Recipes that appear in Idea Alley have not been tested by the Arkansas Democrat-Gazette.
I was intrigued by a request from Linda Webb for a dish called Potato Chop that was served at a place called Eat Your Heart Out in downtown Little Rock back in the 1970s. The family-owned restaurant was known for its Middle Eastern cuisine and dancers.
A previous request for the recipe described the dish as “potato patties but in a ‘puffy’ ball shape. The coating was similar to mashed potatoes but thicker, and the filling was like a spicy shepherd’s pie. Apparently baked, it formed a light crust outside, and perhaps had been brushed with oil or butter.”
The following recipe differs slightly from that description, but it may be close enough that Webb and others can tweak it to suit their memory.
It is adapted from hildaskitchenblog.com. The name of the dish is a transliteration, as Hilda explains the dish is called “poteta chap” in Assyrian.
“The word for ‘potatoes’ in Assyrian is ‘kirtopeh.’ However, it is possible that Assyrians picked up this term during the British colonization of Iraq during WWI. …
“The second part of the name, however, makes a little more sense. The word ‘chap’ sounds similar to ‘chapeh,’ which means ‘clapping’ in Assyrian. When making Potato Chop, you use a clapping motion to shape the patties. So the name of this recipe would be a description of how these potato patties are made.”
However, those familiar with Indian and Bangladeshi cuisine may notice potato chop is a lot like aloo chop, but with different spices.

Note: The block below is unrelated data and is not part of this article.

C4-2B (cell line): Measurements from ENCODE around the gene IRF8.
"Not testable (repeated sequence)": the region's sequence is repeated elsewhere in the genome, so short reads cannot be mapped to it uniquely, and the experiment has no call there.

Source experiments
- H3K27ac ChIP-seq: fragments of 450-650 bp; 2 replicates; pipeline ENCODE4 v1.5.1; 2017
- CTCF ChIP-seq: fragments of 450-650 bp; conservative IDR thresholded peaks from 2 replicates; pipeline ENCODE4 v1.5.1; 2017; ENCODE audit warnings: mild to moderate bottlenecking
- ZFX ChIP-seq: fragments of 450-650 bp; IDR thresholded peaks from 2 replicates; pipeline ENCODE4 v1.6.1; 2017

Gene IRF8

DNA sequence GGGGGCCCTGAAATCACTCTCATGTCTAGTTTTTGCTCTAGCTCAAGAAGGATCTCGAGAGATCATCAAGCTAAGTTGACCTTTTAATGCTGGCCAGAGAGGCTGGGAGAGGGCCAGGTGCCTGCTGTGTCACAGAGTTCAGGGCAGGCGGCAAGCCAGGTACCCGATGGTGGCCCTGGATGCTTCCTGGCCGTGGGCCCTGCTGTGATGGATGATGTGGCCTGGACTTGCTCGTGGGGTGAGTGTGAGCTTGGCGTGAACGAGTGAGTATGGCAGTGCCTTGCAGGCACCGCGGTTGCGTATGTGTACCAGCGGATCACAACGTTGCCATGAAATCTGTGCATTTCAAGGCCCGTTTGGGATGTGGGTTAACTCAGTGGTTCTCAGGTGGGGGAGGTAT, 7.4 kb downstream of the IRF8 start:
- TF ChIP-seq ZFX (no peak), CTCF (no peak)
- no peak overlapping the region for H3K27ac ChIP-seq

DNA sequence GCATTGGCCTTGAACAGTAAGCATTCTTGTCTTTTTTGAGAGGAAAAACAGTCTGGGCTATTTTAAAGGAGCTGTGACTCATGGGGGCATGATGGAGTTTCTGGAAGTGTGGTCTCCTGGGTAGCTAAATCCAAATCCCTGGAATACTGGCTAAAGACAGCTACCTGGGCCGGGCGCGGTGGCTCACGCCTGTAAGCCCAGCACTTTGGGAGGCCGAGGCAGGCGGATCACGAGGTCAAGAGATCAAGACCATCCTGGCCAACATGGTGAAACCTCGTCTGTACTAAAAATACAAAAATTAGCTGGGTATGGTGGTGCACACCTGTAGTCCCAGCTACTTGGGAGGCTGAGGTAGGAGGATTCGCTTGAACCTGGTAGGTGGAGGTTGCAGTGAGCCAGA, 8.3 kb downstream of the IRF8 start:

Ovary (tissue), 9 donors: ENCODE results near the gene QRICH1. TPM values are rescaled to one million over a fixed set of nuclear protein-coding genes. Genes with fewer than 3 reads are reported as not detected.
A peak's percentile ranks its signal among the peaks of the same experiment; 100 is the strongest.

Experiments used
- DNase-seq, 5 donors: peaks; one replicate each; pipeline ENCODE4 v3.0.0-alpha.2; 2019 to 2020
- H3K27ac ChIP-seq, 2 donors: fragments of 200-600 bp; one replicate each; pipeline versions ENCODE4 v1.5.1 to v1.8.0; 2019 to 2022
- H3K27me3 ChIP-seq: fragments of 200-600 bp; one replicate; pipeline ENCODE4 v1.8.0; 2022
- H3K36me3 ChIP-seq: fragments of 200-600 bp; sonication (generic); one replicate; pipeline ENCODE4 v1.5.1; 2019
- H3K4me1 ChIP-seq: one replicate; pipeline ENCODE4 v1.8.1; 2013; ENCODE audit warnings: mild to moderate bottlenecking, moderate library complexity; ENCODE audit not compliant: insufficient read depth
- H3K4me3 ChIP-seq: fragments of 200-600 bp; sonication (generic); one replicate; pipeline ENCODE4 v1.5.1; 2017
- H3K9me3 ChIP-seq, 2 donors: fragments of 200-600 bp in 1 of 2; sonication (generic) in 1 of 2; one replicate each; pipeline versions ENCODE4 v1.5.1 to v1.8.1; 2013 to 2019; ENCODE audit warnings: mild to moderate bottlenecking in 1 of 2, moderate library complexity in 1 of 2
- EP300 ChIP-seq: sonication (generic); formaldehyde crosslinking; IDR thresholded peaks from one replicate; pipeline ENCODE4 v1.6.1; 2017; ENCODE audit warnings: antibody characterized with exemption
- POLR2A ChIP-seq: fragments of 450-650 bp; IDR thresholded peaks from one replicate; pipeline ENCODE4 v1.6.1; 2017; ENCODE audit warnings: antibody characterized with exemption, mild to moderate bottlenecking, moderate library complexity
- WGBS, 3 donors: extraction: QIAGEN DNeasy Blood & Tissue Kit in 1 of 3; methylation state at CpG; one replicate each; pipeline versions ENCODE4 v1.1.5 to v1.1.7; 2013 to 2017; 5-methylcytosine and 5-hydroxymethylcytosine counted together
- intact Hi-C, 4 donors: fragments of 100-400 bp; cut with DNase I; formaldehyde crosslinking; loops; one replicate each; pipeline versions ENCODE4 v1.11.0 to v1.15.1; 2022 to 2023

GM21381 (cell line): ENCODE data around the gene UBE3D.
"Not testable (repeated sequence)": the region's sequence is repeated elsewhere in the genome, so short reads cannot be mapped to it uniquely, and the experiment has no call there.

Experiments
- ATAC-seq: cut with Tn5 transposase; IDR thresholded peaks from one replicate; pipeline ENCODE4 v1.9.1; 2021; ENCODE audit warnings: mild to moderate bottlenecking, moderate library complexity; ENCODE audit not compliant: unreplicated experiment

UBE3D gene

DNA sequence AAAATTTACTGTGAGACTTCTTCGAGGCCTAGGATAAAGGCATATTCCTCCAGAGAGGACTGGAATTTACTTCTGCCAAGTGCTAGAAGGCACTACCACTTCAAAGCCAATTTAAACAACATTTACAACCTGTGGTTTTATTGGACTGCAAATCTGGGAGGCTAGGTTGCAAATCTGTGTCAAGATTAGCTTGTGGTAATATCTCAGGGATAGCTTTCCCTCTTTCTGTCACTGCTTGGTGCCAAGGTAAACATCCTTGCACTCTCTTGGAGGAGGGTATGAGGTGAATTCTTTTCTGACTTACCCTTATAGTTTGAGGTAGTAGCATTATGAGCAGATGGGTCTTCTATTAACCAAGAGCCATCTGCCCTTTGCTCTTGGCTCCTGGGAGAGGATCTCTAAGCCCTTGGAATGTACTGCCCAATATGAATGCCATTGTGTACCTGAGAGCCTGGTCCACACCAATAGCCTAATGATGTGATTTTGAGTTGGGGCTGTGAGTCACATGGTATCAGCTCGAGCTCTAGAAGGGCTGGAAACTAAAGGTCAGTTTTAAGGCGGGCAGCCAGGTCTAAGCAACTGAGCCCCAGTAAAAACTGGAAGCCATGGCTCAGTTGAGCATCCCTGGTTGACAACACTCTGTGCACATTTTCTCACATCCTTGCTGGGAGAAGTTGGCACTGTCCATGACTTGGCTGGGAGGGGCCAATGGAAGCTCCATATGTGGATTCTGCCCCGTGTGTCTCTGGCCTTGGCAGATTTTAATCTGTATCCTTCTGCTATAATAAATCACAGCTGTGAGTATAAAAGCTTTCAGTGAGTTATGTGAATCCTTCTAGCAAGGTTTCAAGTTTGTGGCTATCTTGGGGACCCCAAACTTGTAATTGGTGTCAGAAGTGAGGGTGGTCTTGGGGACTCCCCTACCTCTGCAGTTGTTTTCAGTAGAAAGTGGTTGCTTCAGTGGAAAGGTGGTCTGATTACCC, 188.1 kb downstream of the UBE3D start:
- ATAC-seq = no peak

Assyrian Potato Chop
- For the filling:
- ¾ pound lean ground beef
- 1 small onion, minced
- ¾ teaspoon salt
- ½ teaspoon ground black pepper
- ½ teaspoon paprika
- ½ teaspoon allspice
- ¼ teaspoon ground red (cayenne) pepper, optional
- 1/3 cup chopped flat-leaf parsley
- For the potato dough:
- 1 (13.75-ounce) box instant potato flakes (Idahoan Mashed Potatoes, recommended)
- 2 eggs
- 1 teaspoon salt
- 3 cups warm water
- Vegetable oil for frying
In a large skillet, cook beef, onion, salt, black pepper, paprika, allspice, red pepper and parsley until beef is browned and onion is tender; cool.
In a large bowl, combine the potato flakes, eggs, salt and warm water by hand to form a dough.
Stuff a golf ball-size ball of the potato dough with one heaping tablespoon of filling. Flatten the filled dough balls between your palms into a disc, using a back and forth clapping motion.
Heat vegetable oil to 375 degrees. Cook the patties, in batches, until browned on both sides, about 2 minutes per side.
Drain potato chops on paper towels.
Makes about 24 patties.
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I’d love to hear all about what you’re cooking. The new recipes, the old ones, the easy ones and the complicated ones. Do you have a go-to dish when the weather heats up? A dish for which everyone begs for the recipe when you take it to a potluck? Tell us about it.
Has your cooking changed with the recent increases in grocery prices? Are you learning to re-invent leftovers into new dishes? Did you improvise a new way to make a favorite dish without all the ingredients you usually use?
Is there an old Arkansas dish you’d like researched? Perhaps something your granny made that isn’t found in modern cookbooks?
Do you have a question about a new-to-you cooking term or ingredient?
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